Louis Brandeis, a great Zionist as well as the greatest of Supreme Court justices, would denounce them with the force of an Isaiah if he were here. The damage occupation has done to Jewish ethical values is distressing. When I wrote critically of the settlements in a recent column, I got letters and messages seeking to justify them in the most fantastic terms. One dismissed Palestinians as a nonexistent nation – people who had ‘crept into the country from Egypt, Jordan and Syria.’ Other readers insisted that Jewish settlements in the occupied territories were built, as one put it, ‘on unwanted, unclaimed property.’ Can such readers really be ignorant of the pain suffered by Palestinians who have seen their olive groves bulldozed to make room for settlements?
When all the invention and pettifogging arguments are finished, the inescapable fact is that Israel has been colonizing the occupied territories. And still is. Professor Friedlander was not alone in his concern about holding onto the territories. The creator of modern Israel, David Ben-Gurion, came out of retirement in 1967 to say that, Jerusalem apart, ‘To get peace, we must return to the pre-1967 borders. Peace is more important than real estate.’ He said the occupied territories should be given back quickly, before resentment could build.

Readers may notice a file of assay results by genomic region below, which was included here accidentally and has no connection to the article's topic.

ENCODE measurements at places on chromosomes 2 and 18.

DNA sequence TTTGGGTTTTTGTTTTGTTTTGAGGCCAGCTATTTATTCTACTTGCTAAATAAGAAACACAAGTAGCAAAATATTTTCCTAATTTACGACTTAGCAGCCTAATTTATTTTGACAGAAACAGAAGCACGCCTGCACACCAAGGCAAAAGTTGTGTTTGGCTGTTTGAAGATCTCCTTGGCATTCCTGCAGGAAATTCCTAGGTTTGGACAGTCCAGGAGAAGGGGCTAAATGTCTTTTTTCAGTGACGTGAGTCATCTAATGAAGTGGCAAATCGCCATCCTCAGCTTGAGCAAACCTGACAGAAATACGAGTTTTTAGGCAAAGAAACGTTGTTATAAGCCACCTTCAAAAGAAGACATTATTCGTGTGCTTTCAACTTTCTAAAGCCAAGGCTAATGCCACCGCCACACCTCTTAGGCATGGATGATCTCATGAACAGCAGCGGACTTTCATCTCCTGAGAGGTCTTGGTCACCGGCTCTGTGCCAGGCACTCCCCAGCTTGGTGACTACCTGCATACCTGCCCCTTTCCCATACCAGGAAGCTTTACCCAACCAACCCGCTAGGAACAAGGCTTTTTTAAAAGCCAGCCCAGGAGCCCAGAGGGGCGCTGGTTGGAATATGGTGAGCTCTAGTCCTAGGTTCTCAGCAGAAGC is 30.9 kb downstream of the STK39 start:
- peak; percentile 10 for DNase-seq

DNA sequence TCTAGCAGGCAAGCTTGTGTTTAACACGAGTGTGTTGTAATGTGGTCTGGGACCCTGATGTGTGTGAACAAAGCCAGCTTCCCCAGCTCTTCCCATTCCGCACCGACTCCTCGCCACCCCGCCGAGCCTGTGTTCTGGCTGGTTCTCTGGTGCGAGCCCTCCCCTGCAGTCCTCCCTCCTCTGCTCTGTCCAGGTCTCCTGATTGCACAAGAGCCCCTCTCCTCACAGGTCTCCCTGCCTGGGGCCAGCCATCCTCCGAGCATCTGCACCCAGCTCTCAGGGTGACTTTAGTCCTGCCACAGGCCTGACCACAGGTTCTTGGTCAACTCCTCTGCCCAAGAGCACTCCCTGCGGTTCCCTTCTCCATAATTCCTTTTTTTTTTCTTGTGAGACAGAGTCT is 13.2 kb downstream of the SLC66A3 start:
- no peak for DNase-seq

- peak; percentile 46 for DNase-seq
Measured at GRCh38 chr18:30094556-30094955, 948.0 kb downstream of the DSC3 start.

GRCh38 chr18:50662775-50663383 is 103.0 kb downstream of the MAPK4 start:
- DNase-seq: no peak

The Arabs would not make peace at once, he said; pride barred that after such a defeat. But it would come.